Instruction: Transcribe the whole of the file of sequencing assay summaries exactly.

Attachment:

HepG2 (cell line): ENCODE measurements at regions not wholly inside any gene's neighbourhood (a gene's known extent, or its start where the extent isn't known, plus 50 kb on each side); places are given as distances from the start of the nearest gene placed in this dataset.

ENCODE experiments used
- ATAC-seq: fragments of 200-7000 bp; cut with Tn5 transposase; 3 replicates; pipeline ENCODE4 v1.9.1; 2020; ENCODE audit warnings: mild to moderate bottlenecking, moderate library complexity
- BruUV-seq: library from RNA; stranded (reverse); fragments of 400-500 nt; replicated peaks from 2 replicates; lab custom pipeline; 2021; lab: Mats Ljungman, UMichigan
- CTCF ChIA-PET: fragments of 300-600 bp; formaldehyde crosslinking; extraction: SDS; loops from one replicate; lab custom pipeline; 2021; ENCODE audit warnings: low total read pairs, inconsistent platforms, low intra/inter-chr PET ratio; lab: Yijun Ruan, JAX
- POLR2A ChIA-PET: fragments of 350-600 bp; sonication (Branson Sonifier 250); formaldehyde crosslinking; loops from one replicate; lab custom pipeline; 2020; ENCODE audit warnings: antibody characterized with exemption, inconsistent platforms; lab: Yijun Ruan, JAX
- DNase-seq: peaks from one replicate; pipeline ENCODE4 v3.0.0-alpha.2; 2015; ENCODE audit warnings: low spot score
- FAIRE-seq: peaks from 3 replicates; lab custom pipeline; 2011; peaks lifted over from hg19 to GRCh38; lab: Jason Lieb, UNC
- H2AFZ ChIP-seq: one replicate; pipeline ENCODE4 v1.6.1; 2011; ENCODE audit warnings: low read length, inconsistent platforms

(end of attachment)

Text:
HepG2 (cell line): ENCODE measurements at regions not wholly inside any gene's neighbourhood (a gene's known extent, or its start where the extent isn't known, plus 50 kb on each side); places are given as distances from the start of the nearest gene placed in this dataset.

ENCODE experiments used
- ATAC-seq: fragments of 200-7000 bp; cut with Tn5 transposase; 3 replicates; pipeline ENCODE4 v1.9.1; 2020; ENCODE audit warnings: mild to moderate bottlenecking, moderate library complexity
- BruUV-seq: library from RNA; stranded (reverse); fragments of 400-500 nt; replicated peaks from 2 replicates; lab custom pipeline; 2021; lab: Mats Ljungman, UMichigan
- CTCF ChIA-PET: fragments of 300-600 bp; formaldehyde crosslinking; extraction: SDS; loops from one replicate; lab custom pipeline; 2021; ENCODE audit warnings: low total read pairs, inconsistent platforms, low intra/inter-chr PET ratio; lab: Yijun Ruan, JAX
- POLR2A ChIA-PET: fragments of 350-600 bp; sonication (Branson Sonifier 250); formaldehyde crosslinking; loops from one replicate; lab custom pipeline; 2020; ENCODE audit warnings: antibody characterized with exemption, inconsistent platforms; lab: Yijun Ruan, JAX
- DNase-seq: peaks from one replicate; pipeline ENCODE4 v3.0.0-alpha.2; 2015; ENCODE audit warnings: low spot score
- FAIRE-seq: peaks from 3 replicates; lab custom pipeline; 2011; peaks lifted over from hg19 to GRCh38; lab: Jason Lieb, UNC
- H2AFZ ChIP-seq: one replicate; pipeline ENCODE4 v1.6.1; 2011; ENCODE audit warnings: low read length, inconsistent platforms